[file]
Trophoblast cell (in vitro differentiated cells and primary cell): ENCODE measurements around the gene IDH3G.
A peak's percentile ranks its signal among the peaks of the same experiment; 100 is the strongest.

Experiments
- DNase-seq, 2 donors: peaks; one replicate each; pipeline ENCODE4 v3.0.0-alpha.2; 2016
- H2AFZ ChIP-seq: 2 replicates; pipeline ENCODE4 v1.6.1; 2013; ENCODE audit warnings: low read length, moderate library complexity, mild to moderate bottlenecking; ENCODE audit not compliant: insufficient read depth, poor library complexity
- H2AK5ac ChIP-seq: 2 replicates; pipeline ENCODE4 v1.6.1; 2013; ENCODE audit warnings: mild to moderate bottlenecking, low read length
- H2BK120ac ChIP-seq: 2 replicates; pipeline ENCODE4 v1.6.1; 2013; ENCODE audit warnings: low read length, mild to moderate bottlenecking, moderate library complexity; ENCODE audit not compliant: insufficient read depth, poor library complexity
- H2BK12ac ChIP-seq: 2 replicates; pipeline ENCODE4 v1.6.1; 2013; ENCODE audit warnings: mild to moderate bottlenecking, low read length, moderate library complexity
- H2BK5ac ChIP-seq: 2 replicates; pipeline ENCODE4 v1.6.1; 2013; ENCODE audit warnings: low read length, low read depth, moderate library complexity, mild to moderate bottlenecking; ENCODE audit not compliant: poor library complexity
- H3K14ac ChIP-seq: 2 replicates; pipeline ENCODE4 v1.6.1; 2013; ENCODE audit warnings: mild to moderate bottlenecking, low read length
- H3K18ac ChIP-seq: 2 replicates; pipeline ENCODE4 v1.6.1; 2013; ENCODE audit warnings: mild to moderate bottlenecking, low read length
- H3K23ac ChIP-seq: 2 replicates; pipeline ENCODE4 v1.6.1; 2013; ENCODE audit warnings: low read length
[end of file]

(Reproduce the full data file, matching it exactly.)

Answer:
Trophoblast cell (in vitro differentiated cells and primary cell): ENCODE measurements around the gene IDH3G.
A peak's percentile ranks its signal among the peaks of the same experiment; 100 is the strongest.

Experiments
- DNase-seq, 2 donors: peaks; one replicate each; pipeline ENCODE4 v3.0.0-alpha.2; 2016
- H2AFZ ChIP-seq: 2 replicates; pipeline ENCODE4 v1.6.1; 2013; ENCODE audit warnings: low read length, moderate library complexity, mild to moderate bottlenecking; ENCODE audit not compliant: insufficient read depth, poor library complexity
- H2AK5ac ChIP-seq: 2 replicates; pipeline ENCODE4 v1.6.1; 2013; ENCODE audit warnings: mild to moderate bottlenecking, low read length
- H2BK120ac ChIP-seq: 2 replicates; pipeline ENCODE4 v1.6.1; 2013; ENCODE audit warnings: low read length, mild to moderate bottlenecking, moderate library complexity; ENCODE audit not compliant: insufficient read depth, poor library complexity
- H2BK12ac ChIP-seq: 2 replicates; pipeline ENCODE4 v1.6.1; 2013; ENCODE audit warnings: mild to moderate bottlenecking, low read length, moderate library complexity
- H2BK5ac ChIP-seq: 2 replicates; pipeline ENCODE4 v1.6.1; 2013; ENCODE audit warnings: low read length, low read depth, moderate library complexity, mild to moderate bottlenecking; ENCODE audit not compliant: poor library complexity
- H3K14ac ChIP-seq: 2 replicates; pipeline ENCODE4 v1.6.1; 2013; ENCODE audit warnings: mild to moderate bottlenecking, low read length
- H3K18ac ChIP-seq: 2 replicates; pipeline ENCODE4 v1.6.1; 2013; ENCODE audit warnings: mild to moderate bottlenecking, low read length
- H3K23ac ChIP-seq: 2 replicates; pipeline ENCODE4 v1.6.1; 2013; ENCODE audit warnings: low read length